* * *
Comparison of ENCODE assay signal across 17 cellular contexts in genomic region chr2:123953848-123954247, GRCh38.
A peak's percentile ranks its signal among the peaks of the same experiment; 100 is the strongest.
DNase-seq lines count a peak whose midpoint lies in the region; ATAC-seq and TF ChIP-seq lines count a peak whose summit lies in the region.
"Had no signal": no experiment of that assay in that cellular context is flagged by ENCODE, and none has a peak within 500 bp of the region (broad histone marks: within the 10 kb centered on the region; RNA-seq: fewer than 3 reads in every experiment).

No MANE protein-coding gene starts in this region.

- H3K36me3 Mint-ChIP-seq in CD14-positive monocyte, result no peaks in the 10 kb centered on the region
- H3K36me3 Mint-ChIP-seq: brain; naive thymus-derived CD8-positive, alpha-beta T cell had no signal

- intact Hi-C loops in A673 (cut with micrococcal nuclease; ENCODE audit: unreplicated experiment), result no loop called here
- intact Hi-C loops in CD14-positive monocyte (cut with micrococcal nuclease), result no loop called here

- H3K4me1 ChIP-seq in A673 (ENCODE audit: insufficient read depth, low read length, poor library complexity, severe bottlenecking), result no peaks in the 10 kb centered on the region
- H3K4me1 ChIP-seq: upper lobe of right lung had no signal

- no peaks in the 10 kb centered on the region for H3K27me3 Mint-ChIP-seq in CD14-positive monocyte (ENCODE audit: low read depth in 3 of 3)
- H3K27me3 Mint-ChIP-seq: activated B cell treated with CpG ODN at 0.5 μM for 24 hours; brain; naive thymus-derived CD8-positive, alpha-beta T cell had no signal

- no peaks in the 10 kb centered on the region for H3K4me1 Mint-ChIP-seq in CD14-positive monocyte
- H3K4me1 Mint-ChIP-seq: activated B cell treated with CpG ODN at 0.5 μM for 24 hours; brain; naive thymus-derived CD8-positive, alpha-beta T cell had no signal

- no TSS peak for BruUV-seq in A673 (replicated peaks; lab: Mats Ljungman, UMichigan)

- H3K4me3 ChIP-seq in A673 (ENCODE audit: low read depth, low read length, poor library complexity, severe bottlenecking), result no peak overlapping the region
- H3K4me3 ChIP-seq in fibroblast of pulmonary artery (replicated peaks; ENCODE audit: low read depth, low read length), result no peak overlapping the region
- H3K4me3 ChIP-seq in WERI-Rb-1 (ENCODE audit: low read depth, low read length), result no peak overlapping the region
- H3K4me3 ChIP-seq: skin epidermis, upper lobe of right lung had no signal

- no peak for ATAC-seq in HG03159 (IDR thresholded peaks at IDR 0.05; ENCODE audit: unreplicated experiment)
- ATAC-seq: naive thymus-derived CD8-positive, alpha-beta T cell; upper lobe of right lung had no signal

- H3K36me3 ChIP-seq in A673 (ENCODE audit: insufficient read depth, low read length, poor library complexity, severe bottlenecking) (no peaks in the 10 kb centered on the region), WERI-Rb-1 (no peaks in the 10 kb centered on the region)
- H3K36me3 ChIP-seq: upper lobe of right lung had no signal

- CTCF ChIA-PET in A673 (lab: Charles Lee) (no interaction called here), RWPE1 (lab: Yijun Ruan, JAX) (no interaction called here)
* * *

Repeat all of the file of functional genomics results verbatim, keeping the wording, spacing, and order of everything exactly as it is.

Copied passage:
Comparison of ENCODE assay signal across 17 cellular contexts in genomic region chr2:123953848-123954247, GRCh38.
A peak's percentile ranks its signal among the peaks of the same experiment; 100 is the strongest.
DNase-seq lines count a peak whose midpoint lies in the region; ATAC-seq and TF ChIP-seq lines count a peak whose summit lies in the region.
"Had no signal": no experiment of that assay in that cellular context is flagged by ENCODE, and none has a peak within 500 bp of the region (broad histone marks: within the 10 kb centered on the region; RNA-seq: fewer than 3 reads in every experiment).

No MANE protein-coding gene starts in this region.

- H3K36me3 Mint-ChIP-seq in CD14-positive monocyte, result no peaks in the 10 kb centered on the region
- H3K36me3 Mint-ChIP-seq: brain; naive thymus-derived CD8-positive, alpha-beta T cell had no signal

- intact Hi-C loops in A673 (cut with micrococcal nuclease; ENCODE audit: unreplicated experiment), result no loop called here
- intact Hi-C loops in CD14-positive monocyte (cut with micrococcal nuclease), result no loop called here

- H3K4me1 ChIP-seq in A673 (ENCODE audit: insufficient read depth, low read length, poor library complexity, severe bottlenecking), result no peaks in the 10 kb centered on the region
- H3K4me1 ChIP-seq: upper lobe of right lung had no signal

- no peaks in the 10 kb centered on the region for H3K27me3 Mint-ChIP-seq in CD14-positive monocyte (ENCODE audit: low read depth in 3 of 3)
- H3K27me3 Mint-ChIP-seq: activated B cell treated with CpG ODN at 0.5 μM for 24 hours; brain; naive thymus-derived CD8-positive, alpha-beta T cell had no signal

- no peaks in the 10 kb centered on the region for H3K4me1 Mint-ChIP-seq in CD14-positive monocyte
- H3K4me1 Mint-ChIP-seq: activated B cell treated with CpG ODN at 0.5 μM for 24 hours; brain; naive thymus-derived CD8-positive, alpha-beta T cell had no signal

- no TSS peak for BruUV-seq in A673 (replicated peaks; lab: Mats Ljungman, UMichigan)

- H3K4me3 ChIP-seq in A673 (ENCODE audit: low read depth, low read length, poor library complexity, severe bottlenecking), result no peak overlapping the region
- H3K4me3 ChIP-seq in fibroblast of pulmonary artery (replicated peaks; ENCODE audit: low read depth, low read length), result no peak overlapping the region
- H3K4me3 ChIP-seq in WERI-Rb-1 (ENCODE audit: low read depth, low read length), result no peak overlapping the region
- H3K4me3 ChIP-seq: skin epidermis, upper lobe of right lung had no signal

- no peak for ATAC-seq in HG03159 (IDR thresholded peaks at IDR 0.05; ENCODE audit: unreplicated experiment)
- ATAC-seq: naive thymus-derived CD8-positive, alpha-beta T cell; upper lobe of right lung had no signal

- H3K36me3 ChIP-seq in A673 (ENCODE audit: insufficient read depth, low read length, poor library complexity, severe bottlenecking) (no peaks in the 10 kb centered on the region), WERI-Rb-1 (no peaks in the 10 kb centered on the region)
- H3K36me3 ChIP-seq: upper lobe of right lung had no signal

- CTCF ChIA-PET in A673 (lab: Charles Lee) (no interaction called here), RWPE1 (lab: Yijun Ruan, JAX) (no interaction called here)